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Nat Med. 2015 Apr;21(4):401-6. doi: 10.1038/nm.3813. Epub 2015 Mar 2.

A bacterial cyclic dinucleotide activates the cytosolic surveillance pathway and mediates innate resistance to tuberculosis.

Author information

1
1] Center for Tuberculosis Research, Johns Hopkins University, Baltimore, Maryland, USA. [2] Howard Hughes Medical Institute, Chevy Chase, Maryland, USA.
2
Center for Tuberculosis Research, Johns Hopkins University, Baltimore, Maryland, USA.
3
1] Center for Tuberculosis Research, Johns Hopkins University, Baltimore, Maryland, USA. [2] Department of Pediatrics, Johns Hopkins University, Baltimore, Maryland, USA.

Abstract

Detection of cyclic-di-adenosine monophosphate (c-di-AMP), a bacterial second messenger, by the host cytoplasmic surveillance pathway (CSP) is known to elicit type I interferon (IFN) responses, which are crucial to antimicrobial defense. However, the mechanisms and role of c-di-AMP signaling in Mycobacterium tuberculosis virulence remain unclear. Here we show that resistance to tuberculosis requires CSP-mediated detection of c-di-AMP produced by M. tuberculosis and that levels of c-di-AMP modulate the fate of infection. We found that a di-adenylate cyclase (disA or dacA)-overexpressing M. tuberculosis strain that secretes excess c-di-AMP activates the interferon regulatory factor (IRF) pathway with enhanced levels of IFN-β, elicits increased macrophage autophagy, and exhibits substantial virulence attenuation in mice. We show that c-di-AMP-mediated IFN-β induction during M. tuberculosis infection requires stimulator of interferon genes (STING)-signaling. We observed that c-di-AMP induction of IFN-β is independent of the cytosolic nucleic acid receptor cyclic GMP-AMP (cGAMP) synthase (cGAS), but cGAS nevertheless contributes substantially to the overall IFN-β response to M. tuberculosis infection. In sum, our results reveal c-di-AMP to be a key mycobacterial pathogen-associated molecular pattern (PAMP) driving host type I IFN responses and autophagy. These findings suggest that modulating the levels of this small molecule may lead to novel immunotherapeutic strategies against tuberculosis.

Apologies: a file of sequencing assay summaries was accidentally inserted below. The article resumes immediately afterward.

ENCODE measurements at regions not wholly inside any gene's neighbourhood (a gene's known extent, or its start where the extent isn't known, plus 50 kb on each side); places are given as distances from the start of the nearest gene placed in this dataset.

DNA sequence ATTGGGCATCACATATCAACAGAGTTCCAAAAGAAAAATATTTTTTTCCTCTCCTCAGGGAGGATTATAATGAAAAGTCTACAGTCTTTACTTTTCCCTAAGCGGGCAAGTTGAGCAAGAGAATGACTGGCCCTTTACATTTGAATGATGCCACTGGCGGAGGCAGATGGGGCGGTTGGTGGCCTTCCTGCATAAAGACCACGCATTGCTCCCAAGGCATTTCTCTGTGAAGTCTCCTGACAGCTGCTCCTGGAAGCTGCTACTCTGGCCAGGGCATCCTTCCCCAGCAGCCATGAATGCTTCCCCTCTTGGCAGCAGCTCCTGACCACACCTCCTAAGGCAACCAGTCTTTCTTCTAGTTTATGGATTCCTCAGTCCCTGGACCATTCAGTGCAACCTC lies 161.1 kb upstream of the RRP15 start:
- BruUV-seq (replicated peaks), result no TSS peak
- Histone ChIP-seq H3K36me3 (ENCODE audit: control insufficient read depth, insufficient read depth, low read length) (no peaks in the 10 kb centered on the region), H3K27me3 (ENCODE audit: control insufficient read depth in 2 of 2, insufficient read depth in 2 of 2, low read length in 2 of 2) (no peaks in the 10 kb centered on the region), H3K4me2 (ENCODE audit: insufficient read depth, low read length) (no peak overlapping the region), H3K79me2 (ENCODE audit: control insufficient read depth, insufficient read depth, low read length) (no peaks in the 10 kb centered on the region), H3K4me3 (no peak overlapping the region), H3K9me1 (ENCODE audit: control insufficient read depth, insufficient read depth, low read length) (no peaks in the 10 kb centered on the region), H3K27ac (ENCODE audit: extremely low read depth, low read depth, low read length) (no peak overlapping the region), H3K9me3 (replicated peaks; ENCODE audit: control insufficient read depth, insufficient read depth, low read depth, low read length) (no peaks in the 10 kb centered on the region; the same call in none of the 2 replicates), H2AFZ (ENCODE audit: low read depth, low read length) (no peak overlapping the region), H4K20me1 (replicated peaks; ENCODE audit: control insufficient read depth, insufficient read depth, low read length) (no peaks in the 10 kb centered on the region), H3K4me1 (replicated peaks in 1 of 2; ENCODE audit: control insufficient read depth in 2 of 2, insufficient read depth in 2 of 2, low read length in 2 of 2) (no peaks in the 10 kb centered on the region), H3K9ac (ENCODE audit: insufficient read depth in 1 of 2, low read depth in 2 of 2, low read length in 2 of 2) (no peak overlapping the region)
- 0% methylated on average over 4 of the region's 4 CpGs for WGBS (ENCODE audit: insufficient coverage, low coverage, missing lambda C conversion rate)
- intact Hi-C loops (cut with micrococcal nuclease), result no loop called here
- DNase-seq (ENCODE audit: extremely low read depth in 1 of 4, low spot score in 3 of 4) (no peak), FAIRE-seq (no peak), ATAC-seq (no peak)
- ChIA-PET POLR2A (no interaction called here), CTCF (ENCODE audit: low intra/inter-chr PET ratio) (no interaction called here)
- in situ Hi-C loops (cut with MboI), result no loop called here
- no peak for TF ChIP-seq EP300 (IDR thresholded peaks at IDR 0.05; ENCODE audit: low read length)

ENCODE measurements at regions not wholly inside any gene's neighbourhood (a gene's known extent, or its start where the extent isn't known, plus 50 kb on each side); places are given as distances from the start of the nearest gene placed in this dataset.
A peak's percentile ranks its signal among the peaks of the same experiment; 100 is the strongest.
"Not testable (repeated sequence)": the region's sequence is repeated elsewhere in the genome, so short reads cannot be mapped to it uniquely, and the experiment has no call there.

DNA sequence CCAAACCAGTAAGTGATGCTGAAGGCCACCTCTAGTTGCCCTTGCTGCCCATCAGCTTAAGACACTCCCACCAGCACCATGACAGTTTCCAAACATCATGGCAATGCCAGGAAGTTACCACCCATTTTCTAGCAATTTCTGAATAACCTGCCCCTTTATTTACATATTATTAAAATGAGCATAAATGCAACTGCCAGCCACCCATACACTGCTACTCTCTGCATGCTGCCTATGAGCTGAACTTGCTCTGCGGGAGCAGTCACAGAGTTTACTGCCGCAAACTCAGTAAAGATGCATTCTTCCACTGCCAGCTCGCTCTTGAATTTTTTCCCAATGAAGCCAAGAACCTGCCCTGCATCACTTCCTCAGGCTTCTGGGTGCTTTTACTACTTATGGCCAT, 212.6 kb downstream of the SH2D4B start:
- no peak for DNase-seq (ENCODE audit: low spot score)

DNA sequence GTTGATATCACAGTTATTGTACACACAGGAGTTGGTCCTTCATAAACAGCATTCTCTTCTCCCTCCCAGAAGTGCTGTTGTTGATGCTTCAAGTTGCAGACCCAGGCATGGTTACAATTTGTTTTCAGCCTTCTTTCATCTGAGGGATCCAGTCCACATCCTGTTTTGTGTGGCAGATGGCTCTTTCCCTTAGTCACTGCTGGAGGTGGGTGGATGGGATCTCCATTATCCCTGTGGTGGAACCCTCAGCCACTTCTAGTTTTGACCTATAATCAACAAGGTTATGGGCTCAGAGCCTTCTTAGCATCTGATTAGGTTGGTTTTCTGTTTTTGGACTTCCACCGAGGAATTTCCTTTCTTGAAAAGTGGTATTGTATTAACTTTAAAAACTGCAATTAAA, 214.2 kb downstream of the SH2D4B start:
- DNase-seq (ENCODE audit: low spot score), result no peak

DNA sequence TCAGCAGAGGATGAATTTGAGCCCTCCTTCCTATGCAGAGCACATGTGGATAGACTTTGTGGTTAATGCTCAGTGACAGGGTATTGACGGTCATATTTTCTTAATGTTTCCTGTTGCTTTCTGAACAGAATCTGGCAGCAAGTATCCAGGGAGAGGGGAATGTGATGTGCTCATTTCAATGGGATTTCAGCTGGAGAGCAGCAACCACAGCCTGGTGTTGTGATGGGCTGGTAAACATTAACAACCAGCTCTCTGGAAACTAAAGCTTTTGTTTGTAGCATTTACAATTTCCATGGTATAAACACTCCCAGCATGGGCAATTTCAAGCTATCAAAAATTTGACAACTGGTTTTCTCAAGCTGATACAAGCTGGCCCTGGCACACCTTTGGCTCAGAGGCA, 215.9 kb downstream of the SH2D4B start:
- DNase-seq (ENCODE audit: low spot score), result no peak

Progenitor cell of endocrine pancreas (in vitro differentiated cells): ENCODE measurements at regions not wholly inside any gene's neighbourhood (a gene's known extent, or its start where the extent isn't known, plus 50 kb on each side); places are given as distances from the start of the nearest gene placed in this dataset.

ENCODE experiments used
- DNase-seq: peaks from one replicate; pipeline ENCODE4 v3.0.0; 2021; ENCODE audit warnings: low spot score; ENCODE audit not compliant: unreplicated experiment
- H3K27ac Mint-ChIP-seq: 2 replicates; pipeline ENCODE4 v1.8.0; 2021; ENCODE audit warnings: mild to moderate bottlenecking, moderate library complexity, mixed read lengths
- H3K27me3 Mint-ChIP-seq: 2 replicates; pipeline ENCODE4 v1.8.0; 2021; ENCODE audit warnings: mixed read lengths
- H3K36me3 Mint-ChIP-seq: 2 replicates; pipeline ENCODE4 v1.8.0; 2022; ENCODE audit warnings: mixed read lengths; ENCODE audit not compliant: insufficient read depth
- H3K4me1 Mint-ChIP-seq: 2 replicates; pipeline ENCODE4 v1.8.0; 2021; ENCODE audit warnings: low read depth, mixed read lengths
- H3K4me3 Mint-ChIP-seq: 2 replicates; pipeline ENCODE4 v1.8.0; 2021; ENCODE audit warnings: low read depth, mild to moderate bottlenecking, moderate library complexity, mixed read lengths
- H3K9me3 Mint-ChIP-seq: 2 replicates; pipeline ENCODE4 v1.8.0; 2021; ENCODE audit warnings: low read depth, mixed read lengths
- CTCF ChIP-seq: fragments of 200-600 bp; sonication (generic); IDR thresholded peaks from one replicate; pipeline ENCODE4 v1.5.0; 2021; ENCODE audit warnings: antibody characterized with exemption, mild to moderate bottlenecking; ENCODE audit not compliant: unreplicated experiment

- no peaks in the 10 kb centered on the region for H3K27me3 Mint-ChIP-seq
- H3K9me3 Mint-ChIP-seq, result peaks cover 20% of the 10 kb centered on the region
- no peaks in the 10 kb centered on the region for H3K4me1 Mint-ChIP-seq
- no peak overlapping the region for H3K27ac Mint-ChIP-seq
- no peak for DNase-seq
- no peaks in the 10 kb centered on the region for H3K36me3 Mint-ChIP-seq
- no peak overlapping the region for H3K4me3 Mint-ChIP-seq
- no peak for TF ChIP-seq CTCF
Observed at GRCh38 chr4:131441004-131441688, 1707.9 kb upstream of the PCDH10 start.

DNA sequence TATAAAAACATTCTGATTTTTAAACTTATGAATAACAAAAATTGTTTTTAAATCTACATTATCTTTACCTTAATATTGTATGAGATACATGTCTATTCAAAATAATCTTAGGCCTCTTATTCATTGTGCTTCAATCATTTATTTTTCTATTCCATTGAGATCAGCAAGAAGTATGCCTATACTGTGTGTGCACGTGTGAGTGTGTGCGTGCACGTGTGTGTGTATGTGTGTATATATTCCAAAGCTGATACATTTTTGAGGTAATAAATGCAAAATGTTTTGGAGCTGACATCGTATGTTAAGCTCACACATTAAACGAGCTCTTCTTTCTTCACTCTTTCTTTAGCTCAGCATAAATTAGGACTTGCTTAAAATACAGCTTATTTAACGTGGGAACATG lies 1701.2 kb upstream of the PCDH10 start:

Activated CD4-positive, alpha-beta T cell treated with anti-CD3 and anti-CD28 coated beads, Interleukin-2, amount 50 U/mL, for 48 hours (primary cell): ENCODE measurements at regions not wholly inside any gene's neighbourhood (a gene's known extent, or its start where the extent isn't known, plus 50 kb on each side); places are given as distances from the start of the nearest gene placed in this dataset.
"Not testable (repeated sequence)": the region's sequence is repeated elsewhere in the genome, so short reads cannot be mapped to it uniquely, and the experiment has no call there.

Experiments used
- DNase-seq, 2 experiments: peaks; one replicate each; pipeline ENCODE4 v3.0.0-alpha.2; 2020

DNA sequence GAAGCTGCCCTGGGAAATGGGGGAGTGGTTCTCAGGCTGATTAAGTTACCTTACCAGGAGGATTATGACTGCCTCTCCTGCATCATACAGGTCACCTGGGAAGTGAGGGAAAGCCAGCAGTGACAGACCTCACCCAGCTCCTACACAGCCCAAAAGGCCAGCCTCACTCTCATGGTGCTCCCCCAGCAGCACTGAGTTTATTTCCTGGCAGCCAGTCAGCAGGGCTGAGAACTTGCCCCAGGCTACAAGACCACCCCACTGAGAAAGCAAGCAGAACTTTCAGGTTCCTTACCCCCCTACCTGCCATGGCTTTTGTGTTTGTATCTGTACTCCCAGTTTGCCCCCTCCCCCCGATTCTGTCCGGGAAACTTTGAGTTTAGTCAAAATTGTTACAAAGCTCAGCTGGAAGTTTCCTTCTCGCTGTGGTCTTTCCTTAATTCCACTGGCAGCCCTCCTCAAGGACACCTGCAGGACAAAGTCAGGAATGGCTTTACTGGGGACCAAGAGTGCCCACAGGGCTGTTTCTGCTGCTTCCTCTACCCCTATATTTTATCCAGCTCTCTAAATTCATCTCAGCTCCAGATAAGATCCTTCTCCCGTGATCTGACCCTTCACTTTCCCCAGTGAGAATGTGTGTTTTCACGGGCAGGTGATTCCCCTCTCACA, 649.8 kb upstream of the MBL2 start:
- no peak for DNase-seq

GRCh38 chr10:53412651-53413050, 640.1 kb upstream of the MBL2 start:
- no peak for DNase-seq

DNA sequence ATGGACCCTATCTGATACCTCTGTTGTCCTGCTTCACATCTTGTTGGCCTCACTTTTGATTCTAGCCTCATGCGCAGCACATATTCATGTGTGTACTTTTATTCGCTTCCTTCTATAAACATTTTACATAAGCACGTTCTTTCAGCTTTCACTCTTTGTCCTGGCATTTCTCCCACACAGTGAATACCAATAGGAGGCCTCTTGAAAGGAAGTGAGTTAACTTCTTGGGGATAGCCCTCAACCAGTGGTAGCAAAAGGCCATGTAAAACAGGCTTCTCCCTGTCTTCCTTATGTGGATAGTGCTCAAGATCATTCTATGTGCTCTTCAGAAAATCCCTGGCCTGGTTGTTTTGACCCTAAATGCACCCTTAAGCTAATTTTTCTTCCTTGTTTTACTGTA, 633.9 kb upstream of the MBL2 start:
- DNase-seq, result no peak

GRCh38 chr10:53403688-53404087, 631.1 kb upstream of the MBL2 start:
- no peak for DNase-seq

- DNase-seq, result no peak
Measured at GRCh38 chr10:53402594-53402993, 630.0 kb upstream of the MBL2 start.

PMID:
25730264
PMCID:
PMC4390473
DOI:
10.1038/nm.3813
[Indexed for MEDLINE]
Free PMC Article

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